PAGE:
Americans are notoriously disinterested in history, preferring to focus on the present and often reacting to the latest crisis. But the past can teach important lessons including the need to understand an adversary’s perspective and to avoid unnecessary conflicts, as ex-U.S. diplomat William R. Polk explains.
Exclusive: On Oct. 30, ex-CIA analyst Ray McGovern was arrested for trying to attend a public speech by retired Gen. David Petraeus. McGovern had hoped to ask Petraeus a critical question during Q-and-A but was instead trundled off to jail, another sign of a growing hostility toward dissent, McGovern says.
Even before Israel’s founding in 1948, some Zionists had plans to seize all of Palestine and purge the native Palestinian population, but global politics required a pretense of “peace talks.” So the charade has gone on for decades though it now seems to be coming to an end, as Lawrence Davidson explains.
Exclusive: For six years, President Obama has bent to the will of Official Washington by reneging on promises to the American people for “transparency” and operating instead as an out-of-touch “insider.” Now, the Democratic election debacle offers him a last chance to remember why he was elected, writes Robert Parry.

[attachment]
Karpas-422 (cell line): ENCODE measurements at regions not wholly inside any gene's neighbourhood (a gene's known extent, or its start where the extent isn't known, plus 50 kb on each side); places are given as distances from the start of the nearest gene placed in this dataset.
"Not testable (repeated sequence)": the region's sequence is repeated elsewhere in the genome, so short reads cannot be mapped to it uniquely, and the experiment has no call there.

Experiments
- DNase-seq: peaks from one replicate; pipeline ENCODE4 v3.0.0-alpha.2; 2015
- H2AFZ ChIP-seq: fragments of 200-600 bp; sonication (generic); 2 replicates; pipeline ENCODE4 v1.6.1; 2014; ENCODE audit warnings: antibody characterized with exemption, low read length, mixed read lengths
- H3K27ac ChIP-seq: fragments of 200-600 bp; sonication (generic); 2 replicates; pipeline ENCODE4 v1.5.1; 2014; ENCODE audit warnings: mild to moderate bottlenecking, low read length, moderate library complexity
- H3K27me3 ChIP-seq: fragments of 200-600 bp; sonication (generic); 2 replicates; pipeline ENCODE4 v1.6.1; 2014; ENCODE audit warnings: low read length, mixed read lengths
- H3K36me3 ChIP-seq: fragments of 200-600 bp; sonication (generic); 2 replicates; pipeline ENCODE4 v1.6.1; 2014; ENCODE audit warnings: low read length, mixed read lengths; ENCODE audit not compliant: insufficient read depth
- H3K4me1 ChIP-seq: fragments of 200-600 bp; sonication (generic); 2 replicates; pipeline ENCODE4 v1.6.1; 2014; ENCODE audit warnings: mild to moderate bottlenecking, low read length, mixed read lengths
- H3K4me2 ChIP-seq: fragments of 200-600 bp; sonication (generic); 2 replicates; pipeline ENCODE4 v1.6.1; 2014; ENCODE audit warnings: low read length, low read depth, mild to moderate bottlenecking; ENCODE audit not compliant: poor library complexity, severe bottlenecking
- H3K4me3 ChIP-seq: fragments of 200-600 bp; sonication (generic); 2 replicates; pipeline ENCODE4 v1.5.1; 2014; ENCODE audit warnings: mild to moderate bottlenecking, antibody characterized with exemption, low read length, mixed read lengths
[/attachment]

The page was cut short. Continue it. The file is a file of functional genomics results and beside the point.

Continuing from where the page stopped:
From Editor Robert Parry: One thing that I’ve learned from my four-plus decades in journalism is that many people only like reporting that reinforces what they already believe. Facts that go off in a different direction can make them angry – and they are usually not hesitant to express their anger.
Many Americans still count on the mainstream media to define reality for them, but too often the MSM spins false narratives that protect the powerful and diminish democracy, as happened in the long-running denial of cocaine trafficking by President Reagan’s beloved Nicaraguan Contra rebels, writes Beverly Bandler.